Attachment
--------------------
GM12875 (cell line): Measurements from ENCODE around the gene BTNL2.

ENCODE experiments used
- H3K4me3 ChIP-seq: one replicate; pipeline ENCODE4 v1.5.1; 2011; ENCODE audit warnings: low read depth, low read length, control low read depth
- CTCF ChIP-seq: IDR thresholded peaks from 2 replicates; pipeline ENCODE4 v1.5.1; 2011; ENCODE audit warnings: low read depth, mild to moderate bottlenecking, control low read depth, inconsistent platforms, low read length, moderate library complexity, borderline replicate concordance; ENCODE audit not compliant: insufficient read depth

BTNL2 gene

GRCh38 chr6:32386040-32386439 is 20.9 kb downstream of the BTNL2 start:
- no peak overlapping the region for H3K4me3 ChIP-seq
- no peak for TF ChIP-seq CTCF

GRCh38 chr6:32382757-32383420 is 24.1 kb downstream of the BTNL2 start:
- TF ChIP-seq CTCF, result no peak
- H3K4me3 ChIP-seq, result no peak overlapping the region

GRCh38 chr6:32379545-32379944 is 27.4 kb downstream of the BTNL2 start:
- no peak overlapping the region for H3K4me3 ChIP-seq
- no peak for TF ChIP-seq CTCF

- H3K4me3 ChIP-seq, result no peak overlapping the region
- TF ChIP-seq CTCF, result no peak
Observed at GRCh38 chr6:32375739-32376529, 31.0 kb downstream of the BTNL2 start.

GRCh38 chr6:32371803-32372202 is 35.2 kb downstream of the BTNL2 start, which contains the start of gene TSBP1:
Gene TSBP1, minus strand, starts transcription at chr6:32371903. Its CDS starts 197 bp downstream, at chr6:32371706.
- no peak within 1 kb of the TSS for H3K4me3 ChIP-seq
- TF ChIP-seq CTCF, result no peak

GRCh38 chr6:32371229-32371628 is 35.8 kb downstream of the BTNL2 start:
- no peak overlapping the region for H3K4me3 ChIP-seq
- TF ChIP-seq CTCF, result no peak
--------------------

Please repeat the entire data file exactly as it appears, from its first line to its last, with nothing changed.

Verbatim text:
GM12875 (cell line): Measurements from ENCODE around the gene BTNL2.

ENCODE experiments used
- H3K4me3 ChIP-seq: one replicate; pipeline ENCODE4 v1.5.1; 2011; ENCODE audit warnings: low read depth, low read length, control low read depth
- CTCF ChIP-seq: IDR thresholded peaks from 2 replicates; pipeline ENCODE4 v1.5.1; 2011; ENCODE audit warnings: low read depth, mild to moderate bottlenecking, control low read depth, inconsistent platforms, low read length, moderate library complexity, borderline replicate concordance; ENCODE audit not compliant: insufficient read depth

BTNL2 gene

GRCh38 chr6:32386040-32386439 is 20.9 kb downstream of the BTNL2 start:
- no peak overlapping the region for H3K4me3 ChIP-seq
- no peak for TF ChIP-seq CTCF

GRCh38 chr6:32382757-32383420 is 24.1 kb downstream of the BTNL2 start:
- TF ChIP-seq CTCF, result no peak
- H3K4me3 ChIP-seq, result no peak overlapping the region

GRCh38 chr6:32379545-32379944 is 27.4 kb downstream of the BTNL2 start:
- no peak overlapping the region for H3K4me3 ChIP-seq
- no peak for TF ChIP-seq CTCF

- H3K4me3 ChIP-seq, result no peak overlapping the region
- TF ChIP-seq CTCF, result no peak
Observed at GRCh38 chr6:32375739-32376529, 31.0 kb downstream of the BTNL2 start.

GRCh38 chr6:32371803-32372202 is 35.2 kb downstream of the BTNL2 start, which contains the start of gene TSBP1:
Gene TSBP1, minus strand, starts transcription at chr6:32371903. Its CDS starts 197 bp downstream, at chr6:32371706.
- no peak within 1 kb of the TSS for H3K4me3 ChIP-seq
- TF ChIP-seq CTCF, result no peak

GRCh38 chr6:32371229-32371628 is 35.8 kb downstream of the BTNL2 start:
- no peak overlapping the region for H3K4me3 ChIP-seq
- TF ChIP-seq CTCF, result no peak